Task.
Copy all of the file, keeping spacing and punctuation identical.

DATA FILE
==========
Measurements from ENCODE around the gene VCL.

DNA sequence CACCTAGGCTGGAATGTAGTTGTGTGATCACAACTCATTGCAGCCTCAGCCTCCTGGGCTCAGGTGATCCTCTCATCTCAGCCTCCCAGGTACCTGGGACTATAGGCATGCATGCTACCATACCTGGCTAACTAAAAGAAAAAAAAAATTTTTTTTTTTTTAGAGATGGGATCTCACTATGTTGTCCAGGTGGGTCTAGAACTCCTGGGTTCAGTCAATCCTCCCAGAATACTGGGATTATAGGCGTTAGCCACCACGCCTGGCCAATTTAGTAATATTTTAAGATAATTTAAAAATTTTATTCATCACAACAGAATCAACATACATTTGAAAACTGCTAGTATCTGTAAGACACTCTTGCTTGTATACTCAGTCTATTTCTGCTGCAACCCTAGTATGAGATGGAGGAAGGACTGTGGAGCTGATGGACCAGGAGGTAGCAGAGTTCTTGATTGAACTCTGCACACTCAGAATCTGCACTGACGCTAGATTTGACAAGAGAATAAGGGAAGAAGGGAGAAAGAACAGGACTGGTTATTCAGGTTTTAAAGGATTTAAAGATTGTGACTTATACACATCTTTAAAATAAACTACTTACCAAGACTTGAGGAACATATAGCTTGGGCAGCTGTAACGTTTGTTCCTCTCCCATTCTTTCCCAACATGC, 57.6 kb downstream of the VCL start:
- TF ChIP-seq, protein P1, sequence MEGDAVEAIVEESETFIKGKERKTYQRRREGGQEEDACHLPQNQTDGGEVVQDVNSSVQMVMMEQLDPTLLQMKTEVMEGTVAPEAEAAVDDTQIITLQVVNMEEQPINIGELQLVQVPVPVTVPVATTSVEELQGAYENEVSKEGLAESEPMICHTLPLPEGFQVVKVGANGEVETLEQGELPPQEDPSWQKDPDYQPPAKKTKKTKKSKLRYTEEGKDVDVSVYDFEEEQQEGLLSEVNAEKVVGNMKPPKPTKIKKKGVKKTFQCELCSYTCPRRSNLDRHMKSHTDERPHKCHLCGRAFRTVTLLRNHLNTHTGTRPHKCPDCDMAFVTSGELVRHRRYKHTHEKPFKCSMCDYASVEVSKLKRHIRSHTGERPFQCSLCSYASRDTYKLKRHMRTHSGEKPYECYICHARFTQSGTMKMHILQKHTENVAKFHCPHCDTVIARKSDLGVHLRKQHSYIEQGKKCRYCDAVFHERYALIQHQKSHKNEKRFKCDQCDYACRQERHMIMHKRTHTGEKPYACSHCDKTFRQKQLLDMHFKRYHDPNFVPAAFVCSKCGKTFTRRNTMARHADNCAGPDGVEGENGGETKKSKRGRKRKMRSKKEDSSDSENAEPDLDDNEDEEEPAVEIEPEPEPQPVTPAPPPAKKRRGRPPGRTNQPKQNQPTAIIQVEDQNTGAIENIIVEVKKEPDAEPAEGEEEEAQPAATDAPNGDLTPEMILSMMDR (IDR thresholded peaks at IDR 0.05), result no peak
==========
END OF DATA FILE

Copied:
Measurements from ENCODE around the gene VCL.

DNA sequence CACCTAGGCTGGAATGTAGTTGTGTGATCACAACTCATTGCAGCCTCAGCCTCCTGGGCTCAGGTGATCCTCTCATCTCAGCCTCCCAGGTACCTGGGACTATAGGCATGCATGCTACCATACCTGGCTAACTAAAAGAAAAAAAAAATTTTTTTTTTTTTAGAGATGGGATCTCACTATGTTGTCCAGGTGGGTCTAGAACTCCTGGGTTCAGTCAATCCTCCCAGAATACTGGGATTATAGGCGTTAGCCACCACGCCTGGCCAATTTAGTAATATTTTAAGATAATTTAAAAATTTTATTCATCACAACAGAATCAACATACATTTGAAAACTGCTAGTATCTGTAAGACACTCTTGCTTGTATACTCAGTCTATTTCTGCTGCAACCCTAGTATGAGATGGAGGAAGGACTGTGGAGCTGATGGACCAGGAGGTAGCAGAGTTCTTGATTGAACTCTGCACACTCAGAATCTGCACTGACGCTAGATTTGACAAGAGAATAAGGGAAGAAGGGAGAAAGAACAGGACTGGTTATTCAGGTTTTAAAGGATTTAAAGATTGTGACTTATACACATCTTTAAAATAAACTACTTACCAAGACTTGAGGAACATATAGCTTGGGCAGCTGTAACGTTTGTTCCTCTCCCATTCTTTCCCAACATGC, 57.6 kb downstream of the VCL start:
- TF ChIP-seq, protein P1, sequence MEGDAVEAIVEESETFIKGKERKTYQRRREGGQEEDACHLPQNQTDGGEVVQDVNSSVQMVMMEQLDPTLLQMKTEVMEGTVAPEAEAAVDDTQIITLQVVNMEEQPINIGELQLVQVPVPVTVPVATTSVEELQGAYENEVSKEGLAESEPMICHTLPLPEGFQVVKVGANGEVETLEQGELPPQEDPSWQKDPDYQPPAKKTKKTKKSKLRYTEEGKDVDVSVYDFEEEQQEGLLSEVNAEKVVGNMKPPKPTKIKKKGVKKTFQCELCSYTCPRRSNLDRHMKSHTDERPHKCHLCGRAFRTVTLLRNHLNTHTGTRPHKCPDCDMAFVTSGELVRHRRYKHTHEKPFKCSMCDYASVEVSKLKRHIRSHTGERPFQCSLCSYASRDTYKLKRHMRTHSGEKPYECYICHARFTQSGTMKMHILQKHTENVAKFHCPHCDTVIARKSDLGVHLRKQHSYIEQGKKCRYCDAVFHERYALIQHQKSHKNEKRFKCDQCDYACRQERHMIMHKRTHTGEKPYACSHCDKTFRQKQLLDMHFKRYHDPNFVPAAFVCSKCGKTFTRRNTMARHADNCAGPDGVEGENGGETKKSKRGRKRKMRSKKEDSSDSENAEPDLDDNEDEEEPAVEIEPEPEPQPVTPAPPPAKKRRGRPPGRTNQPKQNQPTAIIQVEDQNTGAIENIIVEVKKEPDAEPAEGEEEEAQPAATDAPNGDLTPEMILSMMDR (IDR thresholded peaks at IDR 0.05), result no peak